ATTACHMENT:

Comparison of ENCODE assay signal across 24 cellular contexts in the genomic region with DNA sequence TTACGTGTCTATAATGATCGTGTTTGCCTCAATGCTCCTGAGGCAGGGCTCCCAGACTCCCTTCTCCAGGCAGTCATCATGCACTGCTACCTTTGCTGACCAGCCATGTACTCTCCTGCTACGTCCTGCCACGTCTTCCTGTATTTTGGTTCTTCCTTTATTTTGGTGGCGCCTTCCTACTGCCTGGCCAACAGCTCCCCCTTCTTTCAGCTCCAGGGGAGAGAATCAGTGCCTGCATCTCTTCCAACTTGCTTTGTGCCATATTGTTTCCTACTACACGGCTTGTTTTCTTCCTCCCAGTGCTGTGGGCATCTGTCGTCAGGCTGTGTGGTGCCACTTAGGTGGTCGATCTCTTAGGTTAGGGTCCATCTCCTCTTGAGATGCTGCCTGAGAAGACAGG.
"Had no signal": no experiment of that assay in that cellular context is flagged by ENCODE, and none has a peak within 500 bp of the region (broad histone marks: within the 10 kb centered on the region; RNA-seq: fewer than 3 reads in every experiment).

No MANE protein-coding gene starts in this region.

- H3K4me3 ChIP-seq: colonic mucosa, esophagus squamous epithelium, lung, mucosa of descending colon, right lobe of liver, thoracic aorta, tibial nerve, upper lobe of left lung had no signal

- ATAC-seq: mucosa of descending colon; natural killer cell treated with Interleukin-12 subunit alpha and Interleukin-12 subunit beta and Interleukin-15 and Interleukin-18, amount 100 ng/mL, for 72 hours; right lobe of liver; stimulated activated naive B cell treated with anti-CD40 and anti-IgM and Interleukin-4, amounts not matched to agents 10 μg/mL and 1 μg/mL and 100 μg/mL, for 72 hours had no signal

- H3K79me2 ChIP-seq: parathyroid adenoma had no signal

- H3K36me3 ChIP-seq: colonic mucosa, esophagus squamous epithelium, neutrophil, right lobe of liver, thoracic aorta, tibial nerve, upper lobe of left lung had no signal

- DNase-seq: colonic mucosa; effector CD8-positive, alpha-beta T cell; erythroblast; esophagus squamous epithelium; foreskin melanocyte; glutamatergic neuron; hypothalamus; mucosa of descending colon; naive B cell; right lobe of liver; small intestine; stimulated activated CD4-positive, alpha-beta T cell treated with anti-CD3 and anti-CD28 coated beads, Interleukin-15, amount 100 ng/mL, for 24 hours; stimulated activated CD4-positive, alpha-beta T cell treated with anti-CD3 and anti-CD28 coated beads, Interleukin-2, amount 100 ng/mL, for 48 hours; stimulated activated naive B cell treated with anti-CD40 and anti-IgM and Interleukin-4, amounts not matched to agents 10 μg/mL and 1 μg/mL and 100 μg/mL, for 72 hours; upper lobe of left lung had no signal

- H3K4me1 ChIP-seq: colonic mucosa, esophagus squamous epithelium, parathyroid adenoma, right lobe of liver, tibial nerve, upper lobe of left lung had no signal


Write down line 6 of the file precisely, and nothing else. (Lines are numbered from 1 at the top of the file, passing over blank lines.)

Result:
- H3K79me2 ChIP-seq: parathyroid adenoma had no signal